Critical Thinking EXTRA:

The episode on conformation bias ( I know critical thinking fans are waiting for it!) will be out next week. I wanted to take a moment to show how critical thinking can impact our world at the local and national level- the college admissions bribery case got me started thinking…  

Earlier this year a community member expressed some complaints and provided some details during a meeting; the speaker was not sure about the details because they were second hand.  He then added, “Whether it’s true or not…” and went on to discuss what he would like to see in response.   

I was a little surprised that anyone would be willing to admit in a public that they had no evidence to support their claims and even openly suggest that finding the truth is not essential when making a decision.  “Whether it’s true or not”… let us decide and act.  Really?

I didn’t think much more about it until the recent Department of Justice Probe caused the arrest of some prominent Marin County parents who now stand accused (not convicted) of bribery, manipulating materials and other forms of lying to get their children into prestigious universities.  They appear to have operated from the same philosophical perspective as the speaker at our board meeting- that the truth should not be the essential element of sound decision making.  They act instead from the ethical foundation that says perception rather verifiable information should guide us.   

(Interestingly, the reason the accused are entitled to a trial is because our nation as a whole, at least in theory, believes that compelling evidence, getting as close as possible to the truth is necessary before taking serious action… like putting someone in prison.)   

The philosophical difference between our concerned local resident and those who paid vast sums and falsified materials to create the perception that their children were qualified for acceptance into USC, Stanford and Yale is just a matter of scale.  In one case the outcome may be a degree from a prestigious university “earned” in part by dishonesty.  In the other case the result may be some change in little school district that will go unnoticed by the rest of the world.  But the belief system that guides both parties is the same.  

I bring this up because that kind of thinking conflicts with what we want for our children and the local level is the place where we can act. The very first line in our school’s Vision Statement reminds us that we want our children to be “inspired critical thinkers.”  That means that we hold among our highest values the notion that the truth actually does matter and that we have an obligation to support our claims with evidence.   

People who work with me often hear me say, “perception is reality.” It’s one of my most-used phrases, not because I like what it means but because at this time in history it can be dangerous to live and work under the belief that the truth is always more convincing than a firmly held perception or oft-repeated lie.  We see that in politics, in healthcare in the media and the justice system. Unfortunately, it can show up in school as well.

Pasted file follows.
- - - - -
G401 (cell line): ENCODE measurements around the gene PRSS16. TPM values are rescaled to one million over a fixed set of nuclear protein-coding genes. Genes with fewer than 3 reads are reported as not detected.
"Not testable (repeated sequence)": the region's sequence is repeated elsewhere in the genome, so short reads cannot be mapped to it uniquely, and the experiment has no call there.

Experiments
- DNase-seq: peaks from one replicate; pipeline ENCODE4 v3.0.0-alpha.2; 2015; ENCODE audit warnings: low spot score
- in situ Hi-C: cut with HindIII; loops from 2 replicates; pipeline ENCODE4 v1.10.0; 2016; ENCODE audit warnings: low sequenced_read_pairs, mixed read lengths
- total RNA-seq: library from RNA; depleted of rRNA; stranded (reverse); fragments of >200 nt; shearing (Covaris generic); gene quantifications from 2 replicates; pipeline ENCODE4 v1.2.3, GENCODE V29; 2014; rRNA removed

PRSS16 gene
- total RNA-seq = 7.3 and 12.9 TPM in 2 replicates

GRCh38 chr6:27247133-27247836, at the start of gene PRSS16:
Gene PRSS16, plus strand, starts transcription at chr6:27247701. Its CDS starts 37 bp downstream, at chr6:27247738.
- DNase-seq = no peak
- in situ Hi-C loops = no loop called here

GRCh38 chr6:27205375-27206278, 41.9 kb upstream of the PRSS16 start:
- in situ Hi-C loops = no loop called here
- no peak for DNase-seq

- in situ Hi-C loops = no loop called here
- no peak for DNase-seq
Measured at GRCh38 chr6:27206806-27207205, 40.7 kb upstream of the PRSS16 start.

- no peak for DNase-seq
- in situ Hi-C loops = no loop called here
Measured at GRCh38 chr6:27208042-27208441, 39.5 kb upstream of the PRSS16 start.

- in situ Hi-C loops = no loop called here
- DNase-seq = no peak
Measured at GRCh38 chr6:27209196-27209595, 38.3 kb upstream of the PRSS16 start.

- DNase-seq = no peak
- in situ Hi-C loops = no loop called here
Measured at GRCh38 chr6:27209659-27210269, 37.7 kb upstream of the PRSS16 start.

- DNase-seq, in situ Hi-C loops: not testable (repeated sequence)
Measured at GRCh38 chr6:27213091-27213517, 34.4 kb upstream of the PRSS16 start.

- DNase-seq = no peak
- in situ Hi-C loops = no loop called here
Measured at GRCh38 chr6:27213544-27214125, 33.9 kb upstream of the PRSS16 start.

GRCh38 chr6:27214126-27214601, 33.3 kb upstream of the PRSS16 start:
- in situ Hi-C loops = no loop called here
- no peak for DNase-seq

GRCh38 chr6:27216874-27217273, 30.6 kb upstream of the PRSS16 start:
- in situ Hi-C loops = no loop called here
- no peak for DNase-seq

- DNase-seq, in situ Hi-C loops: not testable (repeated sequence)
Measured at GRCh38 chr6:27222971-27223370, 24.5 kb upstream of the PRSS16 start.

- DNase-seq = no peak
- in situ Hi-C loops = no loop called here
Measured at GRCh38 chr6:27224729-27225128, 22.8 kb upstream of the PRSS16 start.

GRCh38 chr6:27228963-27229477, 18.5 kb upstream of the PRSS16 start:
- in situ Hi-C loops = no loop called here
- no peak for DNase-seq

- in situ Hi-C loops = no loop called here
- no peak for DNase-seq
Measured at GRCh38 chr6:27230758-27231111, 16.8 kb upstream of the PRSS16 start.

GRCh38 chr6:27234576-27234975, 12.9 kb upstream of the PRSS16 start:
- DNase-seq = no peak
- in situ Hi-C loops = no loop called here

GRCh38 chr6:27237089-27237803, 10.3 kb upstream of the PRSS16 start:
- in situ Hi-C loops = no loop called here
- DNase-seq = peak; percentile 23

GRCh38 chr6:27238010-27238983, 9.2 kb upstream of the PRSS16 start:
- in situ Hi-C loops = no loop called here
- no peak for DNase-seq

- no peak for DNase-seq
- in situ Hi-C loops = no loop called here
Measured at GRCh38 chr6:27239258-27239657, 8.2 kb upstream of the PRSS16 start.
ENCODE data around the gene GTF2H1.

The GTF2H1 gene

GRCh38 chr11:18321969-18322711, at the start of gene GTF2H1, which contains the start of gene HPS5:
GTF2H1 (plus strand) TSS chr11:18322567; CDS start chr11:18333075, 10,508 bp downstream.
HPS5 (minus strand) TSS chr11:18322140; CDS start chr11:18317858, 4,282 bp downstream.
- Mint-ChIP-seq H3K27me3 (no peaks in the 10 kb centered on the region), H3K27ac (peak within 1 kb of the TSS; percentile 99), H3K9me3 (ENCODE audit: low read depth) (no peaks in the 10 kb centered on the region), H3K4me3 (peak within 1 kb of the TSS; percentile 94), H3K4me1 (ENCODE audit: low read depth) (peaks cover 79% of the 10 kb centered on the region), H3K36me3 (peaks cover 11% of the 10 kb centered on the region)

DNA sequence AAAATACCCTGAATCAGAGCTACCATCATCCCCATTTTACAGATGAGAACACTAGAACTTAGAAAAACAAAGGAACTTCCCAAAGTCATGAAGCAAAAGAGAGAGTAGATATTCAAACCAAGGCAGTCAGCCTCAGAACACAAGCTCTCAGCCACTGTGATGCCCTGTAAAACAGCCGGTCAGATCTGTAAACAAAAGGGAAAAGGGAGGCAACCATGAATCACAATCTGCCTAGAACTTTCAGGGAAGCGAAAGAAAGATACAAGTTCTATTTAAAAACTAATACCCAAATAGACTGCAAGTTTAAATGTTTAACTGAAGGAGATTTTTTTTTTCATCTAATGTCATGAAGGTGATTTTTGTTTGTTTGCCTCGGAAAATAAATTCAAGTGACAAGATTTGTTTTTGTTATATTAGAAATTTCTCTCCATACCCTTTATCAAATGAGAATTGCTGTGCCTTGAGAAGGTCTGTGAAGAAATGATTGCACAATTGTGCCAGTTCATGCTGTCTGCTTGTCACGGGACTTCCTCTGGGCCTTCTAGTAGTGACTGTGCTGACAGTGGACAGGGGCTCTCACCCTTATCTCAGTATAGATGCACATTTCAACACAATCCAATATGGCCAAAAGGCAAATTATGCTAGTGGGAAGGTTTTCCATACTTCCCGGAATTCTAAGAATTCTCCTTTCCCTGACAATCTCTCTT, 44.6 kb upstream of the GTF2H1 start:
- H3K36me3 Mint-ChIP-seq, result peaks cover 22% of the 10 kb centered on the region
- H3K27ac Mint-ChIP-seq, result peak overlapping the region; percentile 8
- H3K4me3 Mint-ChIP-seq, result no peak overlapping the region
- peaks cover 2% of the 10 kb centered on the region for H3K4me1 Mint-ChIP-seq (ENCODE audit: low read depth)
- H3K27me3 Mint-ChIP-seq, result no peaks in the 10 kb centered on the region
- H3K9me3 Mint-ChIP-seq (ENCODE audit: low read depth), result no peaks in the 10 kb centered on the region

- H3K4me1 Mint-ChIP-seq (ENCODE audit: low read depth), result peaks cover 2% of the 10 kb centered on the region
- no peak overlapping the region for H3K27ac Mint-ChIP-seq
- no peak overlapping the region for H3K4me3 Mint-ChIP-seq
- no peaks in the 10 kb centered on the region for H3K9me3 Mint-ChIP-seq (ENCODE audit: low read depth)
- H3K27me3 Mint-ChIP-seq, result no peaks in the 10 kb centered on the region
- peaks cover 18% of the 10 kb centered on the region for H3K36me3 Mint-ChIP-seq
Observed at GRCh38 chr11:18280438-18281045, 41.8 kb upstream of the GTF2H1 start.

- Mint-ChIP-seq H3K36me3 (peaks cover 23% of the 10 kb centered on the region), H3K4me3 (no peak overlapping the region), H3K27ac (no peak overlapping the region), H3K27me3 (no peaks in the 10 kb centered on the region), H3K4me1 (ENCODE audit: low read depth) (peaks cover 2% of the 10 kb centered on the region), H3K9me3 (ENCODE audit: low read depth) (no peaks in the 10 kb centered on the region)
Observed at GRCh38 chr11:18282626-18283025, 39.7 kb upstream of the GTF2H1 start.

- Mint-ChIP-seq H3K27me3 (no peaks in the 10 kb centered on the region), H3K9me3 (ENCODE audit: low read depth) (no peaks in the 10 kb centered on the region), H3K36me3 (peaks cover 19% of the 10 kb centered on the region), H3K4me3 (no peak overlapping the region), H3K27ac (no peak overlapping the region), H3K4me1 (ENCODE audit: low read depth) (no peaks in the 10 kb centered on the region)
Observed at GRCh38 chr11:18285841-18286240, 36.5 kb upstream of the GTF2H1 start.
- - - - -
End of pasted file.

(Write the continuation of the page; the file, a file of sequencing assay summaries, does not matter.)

But school is the place where we have obligated ourselves to seek the truth, to ensure that our children see the truth as important, as the primary ethical element in the way they view the world.  Pursuing the truth can be difficult (at times impossible) and in this modern world we may even be tempted to give up and join the ranks of so many who live as though perception trumps reality. (Pun intended.) From the White House to the finish line at the Tour de France we see a willingness to put on an artificial show in the cynical belief that others will buy what is being sold sight-unseen and that somehow our lives may still prove meaningful and authentic if we simply believe what we want regardless of the facts.  

This is the heart of critical thinking: Accepting that the truth matters.  It implies work and the strength of spirit to persist in a direction that many others are unwilling to follow.  It means being proven wrong from time to time and learning to loosen one’s grip on belief knowing that belief is always subject to new information.  It might mean not going to your first-choice university. This concept underpins modern philosophy and has yielded great advances in science, medicine and social systems.  At this time in history it is critical we don’t forget it and remember to set a daily example for our children.  We can do that by stopping ourselves and each other when we forget to think critically and by holding ourselves accountable when we make errors in reasoning.